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Cloudzy Enables 17 State-Backed Hacking Groups

Updated: Jan 8

A new report reveals how Cloudzy leased servers to at least 17 state-backed hacking groups, enabling cyber espionage and extortion campaigns around the world.

Credits: Reuters

An obscure cloud services provider called Cloudzy has been enabling state-sponsored hacking groups from China, Russia, Iran, North Korea, India, Pakistan and Vietnam to spy on and extort victims, according to a new report from Texas-based cybersecurity firm Halcyon. The findings highlight how small, fringe companies quietly provide vital infrastructure to major hacking operations.

Researchers at Halcyon made the discovery by mapping out Cloudzy's digital footprint and even renting servers directly from them. They estimate about half of Cloudzy's business came from leasing services to hackers, including two ransomware groups. However, Cloudzy CEO Hannan Nozari disputes these claims, saying his company cannot control how clients use its services.

In a LinkedIn exchange with Reuters, Nozari compared the situation to a knife factory not being responsible for how knives are used. But digital defenders say the case shows how small firms like Cloudzy are vital for enabling major cyberattacks. While CrowdStrike hasn't seen state hackers using Cloudzy, they have observed other cybercriminal activity linked to them.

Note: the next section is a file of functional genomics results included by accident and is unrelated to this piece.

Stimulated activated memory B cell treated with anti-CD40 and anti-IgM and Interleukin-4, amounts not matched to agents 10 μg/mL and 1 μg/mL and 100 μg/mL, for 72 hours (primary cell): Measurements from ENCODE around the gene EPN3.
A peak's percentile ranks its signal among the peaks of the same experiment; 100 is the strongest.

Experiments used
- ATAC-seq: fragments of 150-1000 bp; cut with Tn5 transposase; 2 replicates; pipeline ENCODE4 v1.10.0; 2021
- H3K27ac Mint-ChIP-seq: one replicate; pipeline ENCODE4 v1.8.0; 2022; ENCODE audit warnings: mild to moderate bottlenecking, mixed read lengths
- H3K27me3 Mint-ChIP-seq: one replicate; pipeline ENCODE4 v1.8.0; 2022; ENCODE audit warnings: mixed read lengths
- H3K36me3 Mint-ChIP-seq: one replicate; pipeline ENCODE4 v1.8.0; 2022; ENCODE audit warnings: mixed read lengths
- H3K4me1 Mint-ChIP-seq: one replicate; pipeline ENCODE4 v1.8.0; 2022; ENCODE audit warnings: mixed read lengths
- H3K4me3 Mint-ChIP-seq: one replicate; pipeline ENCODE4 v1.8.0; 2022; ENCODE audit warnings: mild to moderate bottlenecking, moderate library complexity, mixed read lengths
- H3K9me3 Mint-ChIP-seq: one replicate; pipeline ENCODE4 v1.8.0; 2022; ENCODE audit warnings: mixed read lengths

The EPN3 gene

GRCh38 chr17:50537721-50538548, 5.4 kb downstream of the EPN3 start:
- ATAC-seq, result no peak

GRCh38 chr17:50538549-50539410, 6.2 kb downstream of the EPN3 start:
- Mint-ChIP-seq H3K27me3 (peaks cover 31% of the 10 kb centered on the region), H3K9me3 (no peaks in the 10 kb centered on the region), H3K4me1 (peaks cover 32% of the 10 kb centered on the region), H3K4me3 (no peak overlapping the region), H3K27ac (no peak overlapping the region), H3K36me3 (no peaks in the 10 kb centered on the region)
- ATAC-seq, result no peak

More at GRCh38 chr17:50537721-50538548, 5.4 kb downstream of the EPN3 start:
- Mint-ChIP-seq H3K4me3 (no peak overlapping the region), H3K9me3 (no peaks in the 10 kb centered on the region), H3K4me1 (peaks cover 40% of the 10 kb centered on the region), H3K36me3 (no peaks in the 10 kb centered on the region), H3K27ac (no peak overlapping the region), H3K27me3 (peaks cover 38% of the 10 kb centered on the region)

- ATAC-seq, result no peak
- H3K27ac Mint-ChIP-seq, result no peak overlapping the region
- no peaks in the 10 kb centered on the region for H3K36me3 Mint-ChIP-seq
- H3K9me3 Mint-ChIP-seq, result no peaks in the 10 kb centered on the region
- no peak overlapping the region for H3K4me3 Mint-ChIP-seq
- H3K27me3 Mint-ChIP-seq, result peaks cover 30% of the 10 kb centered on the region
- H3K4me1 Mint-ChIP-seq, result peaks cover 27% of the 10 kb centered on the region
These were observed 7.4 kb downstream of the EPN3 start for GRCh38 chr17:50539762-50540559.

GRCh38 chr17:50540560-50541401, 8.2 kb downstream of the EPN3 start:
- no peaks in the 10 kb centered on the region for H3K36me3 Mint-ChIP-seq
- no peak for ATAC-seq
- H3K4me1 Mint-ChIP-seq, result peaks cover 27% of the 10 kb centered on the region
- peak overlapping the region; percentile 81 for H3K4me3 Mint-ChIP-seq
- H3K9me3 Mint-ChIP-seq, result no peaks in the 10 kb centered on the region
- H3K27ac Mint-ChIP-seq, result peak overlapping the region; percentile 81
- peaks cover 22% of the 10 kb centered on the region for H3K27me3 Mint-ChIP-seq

Halcyon believes Cloudzy is likely a front for an Iran-based hosting company called abrNOC, run by Nozari. Although Nozari claims the firms are separate, he admitted abrNOC employees assist Cloudzy. The geographic base of Cloudzy's operations remains unclear.

Cloudzy is registered under its previous name RouterHosting in Cyprus and Wyoming. It relies on no-questions-asked cryptocurrency payments and anonymity to sell hosting services favoured by hackers. This business model is common among small virtual private server providers operating on the fringes of cyberspace.

The report exposes how obscure, fringe companies like Cloudzy quietly enable state-sponsored hacking by providing key infrastructure like servers and hosting. While individuals may not be aware of such firms, they play a vital role in supporting major cyber espionage and extortion campaigns around the world.

  • Obscure cloud services provider Cloudzy has been leasing servers to at least 17 state-sponsored hacking groups, enabling cyber espionage and extortion campaigns globally.

  • Researchers at cybersecurity firm Halcyon discovered Cloudzy's activities by mapping their digital footprint and estimate about half their business supports hacking operations.

  • Cloudzy relies on anonymity, cryptocurrency payments and operating on the fringes of cyberspace to sell services favored by state hackers and cybercriminals.


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